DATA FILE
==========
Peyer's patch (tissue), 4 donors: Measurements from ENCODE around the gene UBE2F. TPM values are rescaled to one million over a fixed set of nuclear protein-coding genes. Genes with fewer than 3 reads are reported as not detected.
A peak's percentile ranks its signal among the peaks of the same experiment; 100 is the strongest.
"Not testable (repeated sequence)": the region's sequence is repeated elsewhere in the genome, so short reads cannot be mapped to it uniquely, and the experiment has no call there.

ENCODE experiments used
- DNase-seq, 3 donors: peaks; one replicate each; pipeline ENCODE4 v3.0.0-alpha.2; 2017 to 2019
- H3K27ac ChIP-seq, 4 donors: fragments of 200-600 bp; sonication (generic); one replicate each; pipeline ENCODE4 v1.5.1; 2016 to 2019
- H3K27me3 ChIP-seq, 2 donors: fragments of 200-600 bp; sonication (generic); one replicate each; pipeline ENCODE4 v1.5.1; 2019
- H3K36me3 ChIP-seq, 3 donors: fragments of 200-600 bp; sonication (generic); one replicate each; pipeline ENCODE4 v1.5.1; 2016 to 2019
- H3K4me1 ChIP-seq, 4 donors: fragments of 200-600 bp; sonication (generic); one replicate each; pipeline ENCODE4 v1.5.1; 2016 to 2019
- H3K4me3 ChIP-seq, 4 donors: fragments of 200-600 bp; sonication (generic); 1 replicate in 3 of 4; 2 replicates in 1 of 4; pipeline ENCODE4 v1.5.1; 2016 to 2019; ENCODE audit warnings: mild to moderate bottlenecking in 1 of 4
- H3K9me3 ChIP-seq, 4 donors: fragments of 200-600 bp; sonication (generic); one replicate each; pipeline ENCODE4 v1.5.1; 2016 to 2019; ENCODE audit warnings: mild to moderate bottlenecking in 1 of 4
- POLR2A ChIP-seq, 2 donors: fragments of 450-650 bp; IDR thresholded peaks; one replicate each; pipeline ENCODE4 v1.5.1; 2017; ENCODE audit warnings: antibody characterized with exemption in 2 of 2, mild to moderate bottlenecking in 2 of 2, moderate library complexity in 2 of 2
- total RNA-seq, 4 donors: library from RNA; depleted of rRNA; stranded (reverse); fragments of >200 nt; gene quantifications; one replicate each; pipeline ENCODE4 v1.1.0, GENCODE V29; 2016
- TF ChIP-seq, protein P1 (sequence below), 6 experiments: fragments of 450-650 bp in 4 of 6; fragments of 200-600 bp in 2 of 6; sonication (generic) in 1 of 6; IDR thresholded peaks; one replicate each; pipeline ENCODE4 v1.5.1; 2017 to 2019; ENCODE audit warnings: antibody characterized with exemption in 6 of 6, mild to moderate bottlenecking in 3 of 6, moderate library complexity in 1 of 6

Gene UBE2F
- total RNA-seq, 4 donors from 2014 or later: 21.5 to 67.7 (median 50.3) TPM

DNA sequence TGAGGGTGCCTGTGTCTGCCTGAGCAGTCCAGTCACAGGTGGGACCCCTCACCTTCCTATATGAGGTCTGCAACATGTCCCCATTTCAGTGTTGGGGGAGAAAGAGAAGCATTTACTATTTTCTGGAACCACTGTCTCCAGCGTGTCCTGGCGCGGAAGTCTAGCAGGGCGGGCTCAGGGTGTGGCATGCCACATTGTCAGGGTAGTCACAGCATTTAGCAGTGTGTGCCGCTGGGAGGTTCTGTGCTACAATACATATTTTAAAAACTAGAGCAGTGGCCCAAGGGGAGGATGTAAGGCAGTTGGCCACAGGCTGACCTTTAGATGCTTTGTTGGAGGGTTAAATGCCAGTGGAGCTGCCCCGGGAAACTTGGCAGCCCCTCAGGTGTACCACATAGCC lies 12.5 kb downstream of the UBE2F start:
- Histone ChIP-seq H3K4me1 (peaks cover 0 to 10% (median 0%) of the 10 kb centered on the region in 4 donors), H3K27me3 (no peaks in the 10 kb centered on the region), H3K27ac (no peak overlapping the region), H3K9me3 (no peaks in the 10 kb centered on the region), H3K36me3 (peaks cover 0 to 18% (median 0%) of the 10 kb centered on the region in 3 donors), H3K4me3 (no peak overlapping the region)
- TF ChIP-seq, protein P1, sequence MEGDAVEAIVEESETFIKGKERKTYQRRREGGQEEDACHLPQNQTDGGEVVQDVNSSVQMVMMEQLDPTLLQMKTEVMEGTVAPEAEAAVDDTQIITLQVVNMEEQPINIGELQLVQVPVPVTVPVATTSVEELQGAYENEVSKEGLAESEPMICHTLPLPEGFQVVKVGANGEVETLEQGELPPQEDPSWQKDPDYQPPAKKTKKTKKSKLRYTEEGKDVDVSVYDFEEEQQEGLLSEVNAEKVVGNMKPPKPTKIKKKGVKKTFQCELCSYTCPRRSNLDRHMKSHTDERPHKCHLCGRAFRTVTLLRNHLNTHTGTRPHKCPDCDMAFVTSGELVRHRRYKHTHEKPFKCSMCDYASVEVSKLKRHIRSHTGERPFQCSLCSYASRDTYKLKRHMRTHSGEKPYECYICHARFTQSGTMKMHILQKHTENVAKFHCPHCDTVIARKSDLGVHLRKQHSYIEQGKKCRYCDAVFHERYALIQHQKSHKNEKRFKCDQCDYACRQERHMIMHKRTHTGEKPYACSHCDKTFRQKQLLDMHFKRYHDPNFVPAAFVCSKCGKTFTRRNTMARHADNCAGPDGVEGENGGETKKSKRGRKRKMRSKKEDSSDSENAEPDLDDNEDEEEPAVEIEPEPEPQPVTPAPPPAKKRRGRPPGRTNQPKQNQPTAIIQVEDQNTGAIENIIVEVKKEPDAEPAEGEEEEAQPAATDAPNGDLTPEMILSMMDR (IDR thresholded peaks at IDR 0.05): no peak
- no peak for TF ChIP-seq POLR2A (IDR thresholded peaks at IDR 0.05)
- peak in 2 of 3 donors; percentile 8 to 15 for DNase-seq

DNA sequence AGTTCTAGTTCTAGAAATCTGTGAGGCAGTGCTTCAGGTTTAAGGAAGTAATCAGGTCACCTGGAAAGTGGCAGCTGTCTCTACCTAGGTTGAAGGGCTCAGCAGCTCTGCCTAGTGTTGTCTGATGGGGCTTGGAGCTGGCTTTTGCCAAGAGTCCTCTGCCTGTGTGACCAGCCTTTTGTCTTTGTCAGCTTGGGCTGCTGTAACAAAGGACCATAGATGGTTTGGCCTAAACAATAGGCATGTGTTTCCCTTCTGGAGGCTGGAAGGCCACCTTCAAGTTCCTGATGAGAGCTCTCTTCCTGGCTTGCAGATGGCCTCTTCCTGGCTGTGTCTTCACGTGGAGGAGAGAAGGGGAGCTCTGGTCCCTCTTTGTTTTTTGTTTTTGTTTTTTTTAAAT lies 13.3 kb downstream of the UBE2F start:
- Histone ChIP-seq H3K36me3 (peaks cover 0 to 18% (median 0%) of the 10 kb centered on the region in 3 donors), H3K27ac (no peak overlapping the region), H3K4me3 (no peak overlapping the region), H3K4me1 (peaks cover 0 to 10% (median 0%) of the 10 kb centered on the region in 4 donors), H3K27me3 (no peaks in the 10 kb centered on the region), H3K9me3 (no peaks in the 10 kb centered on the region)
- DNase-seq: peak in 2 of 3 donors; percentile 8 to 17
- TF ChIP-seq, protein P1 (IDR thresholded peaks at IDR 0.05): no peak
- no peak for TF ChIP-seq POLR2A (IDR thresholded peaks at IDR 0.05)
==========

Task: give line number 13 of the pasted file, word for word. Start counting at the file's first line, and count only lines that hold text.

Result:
- total RNA-seq, 4 donors: library from RNA; depleted of rRNA; stranded (reverse); fragments of >200 nt; gene quantifications; one replicate each; pipeline ENCODE4 v1.1.0, GENCODE V29; 2016